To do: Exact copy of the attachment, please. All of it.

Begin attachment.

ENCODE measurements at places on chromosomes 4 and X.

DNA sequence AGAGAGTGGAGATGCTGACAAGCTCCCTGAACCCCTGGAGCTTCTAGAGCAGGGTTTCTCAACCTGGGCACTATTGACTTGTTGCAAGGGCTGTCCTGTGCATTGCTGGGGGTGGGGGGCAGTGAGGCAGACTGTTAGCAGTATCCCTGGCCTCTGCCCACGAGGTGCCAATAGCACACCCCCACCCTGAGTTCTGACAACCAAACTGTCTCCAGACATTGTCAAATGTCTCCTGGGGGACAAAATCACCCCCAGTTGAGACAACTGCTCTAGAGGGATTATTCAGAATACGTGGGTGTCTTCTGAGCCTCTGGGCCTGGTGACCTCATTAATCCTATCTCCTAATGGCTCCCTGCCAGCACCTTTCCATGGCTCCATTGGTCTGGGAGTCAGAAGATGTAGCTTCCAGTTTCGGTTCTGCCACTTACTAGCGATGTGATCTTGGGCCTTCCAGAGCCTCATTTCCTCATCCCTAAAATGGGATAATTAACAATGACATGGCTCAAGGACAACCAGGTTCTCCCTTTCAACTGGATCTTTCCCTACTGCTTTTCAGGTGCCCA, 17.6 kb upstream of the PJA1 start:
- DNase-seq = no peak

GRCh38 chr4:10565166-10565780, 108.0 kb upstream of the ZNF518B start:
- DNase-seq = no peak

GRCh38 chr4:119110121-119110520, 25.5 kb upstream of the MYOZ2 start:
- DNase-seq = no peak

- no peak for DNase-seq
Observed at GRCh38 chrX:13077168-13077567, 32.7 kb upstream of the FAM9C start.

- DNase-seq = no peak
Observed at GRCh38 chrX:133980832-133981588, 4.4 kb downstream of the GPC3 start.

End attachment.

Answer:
ENCODE measurements at places on chromosomes 4 and X.

DNA sequence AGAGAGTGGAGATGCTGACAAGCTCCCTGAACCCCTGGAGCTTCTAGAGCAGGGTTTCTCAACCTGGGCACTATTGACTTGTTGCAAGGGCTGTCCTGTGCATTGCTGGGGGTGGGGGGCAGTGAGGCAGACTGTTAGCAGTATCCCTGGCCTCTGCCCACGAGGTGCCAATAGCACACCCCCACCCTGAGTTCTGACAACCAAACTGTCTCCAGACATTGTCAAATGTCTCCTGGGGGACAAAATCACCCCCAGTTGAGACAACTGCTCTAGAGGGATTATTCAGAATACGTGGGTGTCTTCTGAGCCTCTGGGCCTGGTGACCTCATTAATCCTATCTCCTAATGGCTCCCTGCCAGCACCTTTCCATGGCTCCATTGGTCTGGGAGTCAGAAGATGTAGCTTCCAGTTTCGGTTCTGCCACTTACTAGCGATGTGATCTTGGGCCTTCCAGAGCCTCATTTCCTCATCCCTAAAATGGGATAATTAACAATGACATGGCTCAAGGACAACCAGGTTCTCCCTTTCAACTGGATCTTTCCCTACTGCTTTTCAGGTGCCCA, 17.6 kb upstream of the PJA1 start:
- DNase-seq = no peak

GRCh38 chr4:10565166-10565780, 108.0 kb upstream of the ZNF518B start:
- DNase-seq = no peak

GRCh38 chr4:119110121-119110520, 25.5 kb upstream of the MYOZ2 start:
- DNase-seq = no peak

- no peak for DNase-seq
Observed at GRCh38 chrX:13077168-13077567, 32.7 kb upstream of the FAM9C start.

- DNase-seq = no peak
Observed at GRCh38 chrX:133980832-133981588, 4.4 kb downstream of the GPC3 start.